An internal timer in the UICC would also reduce the amount of commands that are currently required on the interface between UICC and ME to manage timers inside the ME and would therefore provide a more efficient solution in terms of power consumption and execution time.

4.5.2  System applicationsp. 11  Proactive commandsp. 11

In the ME-UICC interface defined in the existing platform, the UICC plays a slave role in the communication with the ME in a way that the UICC cannot initiate by itself the communication with the ME in the case a command from the UICC to the ME is requested to be sent. To enable this case, it is defined in ETSI TS 102 223 [8] the command protocol in the CAT layer that enables the UICC to send the so-called proactive commands to the ME.
This requires the active intervention of the ME in order to give the chance to the UICC to be able to send a proactive command by sending periodically a STATUS command. This creates an additional exchange of commands that could potentially delay the execution of the proactive command by the terminal, thus limiting the extension of new potential features.
It would be beneficial if the new secure element supports interfaces providing remote wake up features e.g. as specified in ETSI TS 102 600 [11].

4.6  Concurrent operation of applicationsp. 11

The existing platform supports multiple applications on different channels, with the limitation of one command at a time. This may result in the interface to the card being blocked by one of these applications, potentially causing disruption in the operation of 3GPP applications.
For instance, some non-telecomunication applications require the execution of cryptographic algorithms that can potentially take a long time, sometimes in the order of tens of seconds. This possibility is supported by the standard, using NULL procedure bytes. The card can send NULL procedure bytes in order to request additional work waiting time and avoid that the transaction timer expires on the terminal.
It is critical and essential for the correct functionality of the terminal and of the telecomunication applications residing on the UICC that the interface between the terminal and the UICC is never blocked for a long time that exceeds a few seconds. Consequences of blocking this interface include, but are not necessarily limited to:
  • User cannot originate any voice call or send any text messages due to the fact that the required call control ENVELOPE command cannot be sent to the UICC
  • Network authentication cannot be executed and this has some very strict timing requirements
  • User cannot access the content on the UICC (phonebook, SMS, ...)
  • User cannot navigate the toolkit menu (even if menu is present in the UI of the UE)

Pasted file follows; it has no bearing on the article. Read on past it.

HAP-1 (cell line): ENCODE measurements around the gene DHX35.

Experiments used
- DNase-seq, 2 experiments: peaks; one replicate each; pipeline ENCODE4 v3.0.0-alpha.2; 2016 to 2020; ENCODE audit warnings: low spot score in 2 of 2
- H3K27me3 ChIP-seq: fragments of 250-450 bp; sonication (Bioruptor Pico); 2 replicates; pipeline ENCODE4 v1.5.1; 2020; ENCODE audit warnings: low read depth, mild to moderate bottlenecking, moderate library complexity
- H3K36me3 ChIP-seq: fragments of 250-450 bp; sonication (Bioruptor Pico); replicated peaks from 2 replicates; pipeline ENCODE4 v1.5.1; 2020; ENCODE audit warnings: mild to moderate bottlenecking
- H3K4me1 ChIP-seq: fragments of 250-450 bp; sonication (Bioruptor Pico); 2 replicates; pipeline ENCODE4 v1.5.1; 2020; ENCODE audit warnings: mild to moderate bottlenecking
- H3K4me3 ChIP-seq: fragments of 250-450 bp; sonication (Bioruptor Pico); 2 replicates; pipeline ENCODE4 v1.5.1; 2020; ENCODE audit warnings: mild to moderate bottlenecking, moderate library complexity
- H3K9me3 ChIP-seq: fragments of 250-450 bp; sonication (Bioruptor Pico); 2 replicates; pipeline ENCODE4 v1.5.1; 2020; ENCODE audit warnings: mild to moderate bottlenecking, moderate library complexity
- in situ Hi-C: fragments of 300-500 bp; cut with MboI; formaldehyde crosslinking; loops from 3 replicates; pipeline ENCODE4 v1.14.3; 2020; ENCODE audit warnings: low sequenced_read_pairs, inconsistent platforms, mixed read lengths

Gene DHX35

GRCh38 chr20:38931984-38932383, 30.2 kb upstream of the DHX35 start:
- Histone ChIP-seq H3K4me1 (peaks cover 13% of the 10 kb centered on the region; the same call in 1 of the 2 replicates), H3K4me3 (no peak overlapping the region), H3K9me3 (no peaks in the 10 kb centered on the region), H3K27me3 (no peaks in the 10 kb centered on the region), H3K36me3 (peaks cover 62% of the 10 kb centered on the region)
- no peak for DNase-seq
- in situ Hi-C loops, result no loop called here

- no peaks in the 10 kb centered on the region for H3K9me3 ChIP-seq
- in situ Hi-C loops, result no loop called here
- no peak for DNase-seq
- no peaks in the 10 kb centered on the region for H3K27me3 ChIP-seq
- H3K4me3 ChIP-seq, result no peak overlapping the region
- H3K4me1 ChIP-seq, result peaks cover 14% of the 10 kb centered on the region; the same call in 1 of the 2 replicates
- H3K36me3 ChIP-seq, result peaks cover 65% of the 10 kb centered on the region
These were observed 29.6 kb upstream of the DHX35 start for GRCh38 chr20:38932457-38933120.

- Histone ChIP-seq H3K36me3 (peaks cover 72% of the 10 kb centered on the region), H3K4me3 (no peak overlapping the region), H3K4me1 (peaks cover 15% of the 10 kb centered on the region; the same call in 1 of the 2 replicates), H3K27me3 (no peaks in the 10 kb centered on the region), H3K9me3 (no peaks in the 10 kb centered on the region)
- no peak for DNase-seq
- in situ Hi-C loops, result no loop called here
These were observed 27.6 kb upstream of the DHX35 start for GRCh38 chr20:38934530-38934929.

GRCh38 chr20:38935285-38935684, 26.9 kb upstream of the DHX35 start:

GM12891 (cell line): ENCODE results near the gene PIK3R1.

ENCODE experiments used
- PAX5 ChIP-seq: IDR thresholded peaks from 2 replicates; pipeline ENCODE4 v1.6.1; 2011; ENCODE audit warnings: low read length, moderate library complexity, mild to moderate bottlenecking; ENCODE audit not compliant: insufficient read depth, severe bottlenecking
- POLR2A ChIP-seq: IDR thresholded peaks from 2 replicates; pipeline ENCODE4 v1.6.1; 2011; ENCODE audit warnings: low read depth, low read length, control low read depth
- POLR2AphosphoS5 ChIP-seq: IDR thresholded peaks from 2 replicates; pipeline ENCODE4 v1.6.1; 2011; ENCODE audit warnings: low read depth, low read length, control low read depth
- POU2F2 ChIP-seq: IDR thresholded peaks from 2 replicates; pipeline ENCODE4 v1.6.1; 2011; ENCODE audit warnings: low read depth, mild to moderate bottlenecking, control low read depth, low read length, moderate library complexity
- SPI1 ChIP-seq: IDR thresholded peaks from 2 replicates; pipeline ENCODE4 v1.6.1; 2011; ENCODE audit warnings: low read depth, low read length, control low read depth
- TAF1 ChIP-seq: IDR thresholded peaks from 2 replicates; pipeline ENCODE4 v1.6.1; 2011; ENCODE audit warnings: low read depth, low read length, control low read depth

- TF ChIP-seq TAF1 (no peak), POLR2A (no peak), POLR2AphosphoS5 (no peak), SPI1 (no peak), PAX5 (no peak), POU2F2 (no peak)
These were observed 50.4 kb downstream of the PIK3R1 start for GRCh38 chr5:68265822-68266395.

5  Possible requirements resulting from existing featuresp. 12

It would be desirable if the new secure platform would support the features listed below:
  • storage of large and complex configuration data.
  • efficient access to large and complex configuration data in the sense that an ME does not need to read the complete content if only a part of the configuration data needs to be read at a time.
  • fast transmission of data in the range of MBytes per second.
  • flexible choice of form factor.
  • flexible choice of electrical interface.
  • flexible choice of protocol with larger payload.
  • Provide a mechanism for the secure platform for 3GPP applications to initiate a proactive session with the ME.
  • For applications on the secure platform, provide a mean to retrieve the user authentication status.
  • Provide a mechanism for rich user interface for applications on the secure platform.
  • Provide the capability for the secure platform to manage timers internally.
Depending on the use cases not all of the features listed above are required. A secure platform designed for a specific use case may require to support only a subset of the features listed above. The new secure platform should allow flexibility to create various combinations of features.

6  Possible new featuresp. 12

6.1  Introductionp. 12

This clause describes new features that are not specified in 3GPP but may be considered during the definition of a new secure platform.

6.2  Storage of datap. 12

6.2.1  The ability to provide the ME with storage spacep. 12

With such feature the new secure platform could provide a possibility for a device to store specific data, for example sensitive information inside the new secure platform. This would require an efficient mechanism to transfer data in a fast, efficient and secure way. Such a mechanism needs to ensure that only the authorised entities can access the data.

6.2.2  The ability to provide the new secure platform with storage space in the MEp. 13

Such a feature would enable the new secure platform to make use of memory available in the ME. This can be data that is encrypted and therefore stored in a secure way or data that is not sensitive. Such a feature could allow new use cases which are currently not possible due to the resource limitations in current UICCs.

6.3  Extensibility of functionalityp. 13

An update of part of or the whole Secure Platform functionality may be triggered by the need to extend the set of supported features. This includes:
  • extension of the supported command set

6.4  Multiple application environmentp. 13

Multiple applications may be hosted by the Secure Platform and may be active at the same moment in some deployments. Multiple non-telecommunication applications may be communicating at the same moment. Another case is when a network authentication is processed at the same moment as an over-the-air update is performed.
In such a situation, multiple non-telecommunication applications in addition to the Network Access Application may send or receive commands at the same moment in a time critical manner: For instance to perform authentication to their respective services or perform time critical transportation payment. An application cannot afford to wait for other applications to terminate their communications before starting or terminating the application's own transaction.
Consequently, it would be beneficial that
  • Communication protocols on the secure platform allow multiple concurrent application sessions.
  • The secure platform allows the execution of multiple applications that are time critical.
  • The execution of an application does not prevent execution of another application.

$  Change historyp. 14